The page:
The first section of the Tyrant Collection is The Tyrants of the Thames, the most valuable collection of English coins in private hands.  It consists of hundreds of the most valuable English coins, including a continuous run of portrait coins of all available denominations for the dominant tyrant of the Thames Valley for the last 1400 years.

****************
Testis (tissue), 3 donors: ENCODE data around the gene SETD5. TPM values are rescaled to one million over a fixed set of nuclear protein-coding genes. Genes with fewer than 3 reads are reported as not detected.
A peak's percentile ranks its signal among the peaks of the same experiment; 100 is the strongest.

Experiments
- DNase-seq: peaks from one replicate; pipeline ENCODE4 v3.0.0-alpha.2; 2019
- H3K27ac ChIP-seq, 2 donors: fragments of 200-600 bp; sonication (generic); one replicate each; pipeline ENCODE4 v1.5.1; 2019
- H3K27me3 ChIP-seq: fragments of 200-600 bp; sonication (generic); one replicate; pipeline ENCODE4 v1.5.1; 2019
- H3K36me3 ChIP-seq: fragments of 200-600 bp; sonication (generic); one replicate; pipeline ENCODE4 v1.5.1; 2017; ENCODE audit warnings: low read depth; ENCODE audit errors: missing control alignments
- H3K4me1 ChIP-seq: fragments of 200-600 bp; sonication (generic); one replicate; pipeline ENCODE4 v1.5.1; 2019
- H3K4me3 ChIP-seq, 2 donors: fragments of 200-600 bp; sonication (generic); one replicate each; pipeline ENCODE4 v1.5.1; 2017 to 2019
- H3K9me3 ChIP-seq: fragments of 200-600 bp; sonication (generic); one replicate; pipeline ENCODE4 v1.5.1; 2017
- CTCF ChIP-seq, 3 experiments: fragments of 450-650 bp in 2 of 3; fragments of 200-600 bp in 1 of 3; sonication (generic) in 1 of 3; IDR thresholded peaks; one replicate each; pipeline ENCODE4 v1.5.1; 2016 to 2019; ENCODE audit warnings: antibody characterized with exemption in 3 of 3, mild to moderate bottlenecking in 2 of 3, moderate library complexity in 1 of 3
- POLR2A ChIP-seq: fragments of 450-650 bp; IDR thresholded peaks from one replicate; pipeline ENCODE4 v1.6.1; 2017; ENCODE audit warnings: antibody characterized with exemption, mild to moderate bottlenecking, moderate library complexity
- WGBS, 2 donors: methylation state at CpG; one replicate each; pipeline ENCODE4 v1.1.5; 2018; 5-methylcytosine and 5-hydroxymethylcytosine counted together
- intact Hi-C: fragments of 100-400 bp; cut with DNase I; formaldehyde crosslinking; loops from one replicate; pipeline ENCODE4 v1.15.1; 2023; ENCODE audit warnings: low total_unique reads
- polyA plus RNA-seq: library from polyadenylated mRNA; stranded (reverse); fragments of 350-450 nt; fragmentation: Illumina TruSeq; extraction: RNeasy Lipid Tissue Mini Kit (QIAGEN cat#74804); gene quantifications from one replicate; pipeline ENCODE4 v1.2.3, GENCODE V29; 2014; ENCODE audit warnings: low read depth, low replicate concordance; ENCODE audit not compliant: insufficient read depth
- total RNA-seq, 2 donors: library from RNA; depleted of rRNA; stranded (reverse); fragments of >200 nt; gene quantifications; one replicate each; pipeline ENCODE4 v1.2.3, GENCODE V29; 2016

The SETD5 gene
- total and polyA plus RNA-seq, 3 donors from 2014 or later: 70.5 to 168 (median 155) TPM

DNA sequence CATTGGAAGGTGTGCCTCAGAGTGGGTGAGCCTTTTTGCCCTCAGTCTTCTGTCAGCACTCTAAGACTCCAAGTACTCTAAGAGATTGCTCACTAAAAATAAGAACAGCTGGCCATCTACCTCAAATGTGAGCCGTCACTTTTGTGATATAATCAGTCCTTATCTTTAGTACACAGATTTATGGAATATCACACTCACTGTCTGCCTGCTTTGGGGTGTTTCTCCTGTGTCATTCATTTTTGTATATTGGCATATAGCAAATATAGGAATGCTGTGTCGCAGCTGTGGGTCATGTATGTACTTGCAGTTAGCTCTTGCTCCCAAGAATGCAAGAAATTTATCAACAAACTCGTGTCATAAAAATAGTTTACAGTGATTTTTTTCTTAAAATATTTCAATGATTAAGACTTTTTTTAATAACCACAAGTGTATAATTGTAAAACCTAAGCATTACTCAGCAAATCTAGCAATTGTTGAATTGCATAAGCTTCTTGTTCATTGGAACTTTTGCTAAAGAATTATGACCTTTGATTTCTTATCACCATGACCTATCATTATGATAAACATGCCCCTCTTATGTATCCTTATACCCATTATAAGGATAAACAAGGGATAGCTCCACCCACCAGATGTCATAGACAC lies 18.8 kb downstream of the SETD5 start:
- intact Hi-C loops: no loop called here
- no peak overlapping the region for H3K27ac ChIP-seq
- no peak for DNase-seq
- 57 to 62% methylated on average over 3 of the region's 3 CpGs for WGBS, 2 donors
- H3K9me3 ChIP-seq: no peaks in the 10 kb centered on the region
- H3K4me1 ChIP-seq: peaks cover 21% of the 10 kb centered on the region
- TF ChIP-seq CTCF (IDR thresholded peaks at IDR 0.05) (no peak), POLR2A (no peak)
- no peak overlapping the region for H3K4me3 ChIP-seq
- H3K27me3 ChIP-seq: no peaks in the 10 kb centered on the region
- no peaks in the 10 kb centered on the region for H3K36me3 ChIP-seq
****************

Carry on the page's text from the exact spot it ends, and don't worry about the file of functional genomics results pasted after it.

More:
The highlight of the Tyrants of the Thames is the most valuable English numismatic item: the only complete Edward VIII proof set in private hands.  When Edward VIII became King of England, the royal mint prepared 5 proof sets of the coins bearing his portrait that were scheduled to be issued in January, 1937.  But on December 11, 1936, Edward VIII abdicated his throne to marry the woman he loved.  So, Edward VIII became the only king of England for whom no coins were issued.  This is quite a quandary for collectors of English coins.  Even Edward VIII tried to obtain a coin with his portrait, and failed.  For a collection to have a complete collection of portrait coins of every King of England in every denomination, it must include a King Edward VIII Proof Set.  The other four Edward VIII proof sets are not likely to be available anytime soon as they are currently owned by Queen Elizabeth, the Royal Mint, the British Museum, and a set that was broken up in the 1970’s and the coins sold off separately and scattered to the four winds.  The other Edward VIII sovereign in private hands recently sold for nearly $1 million.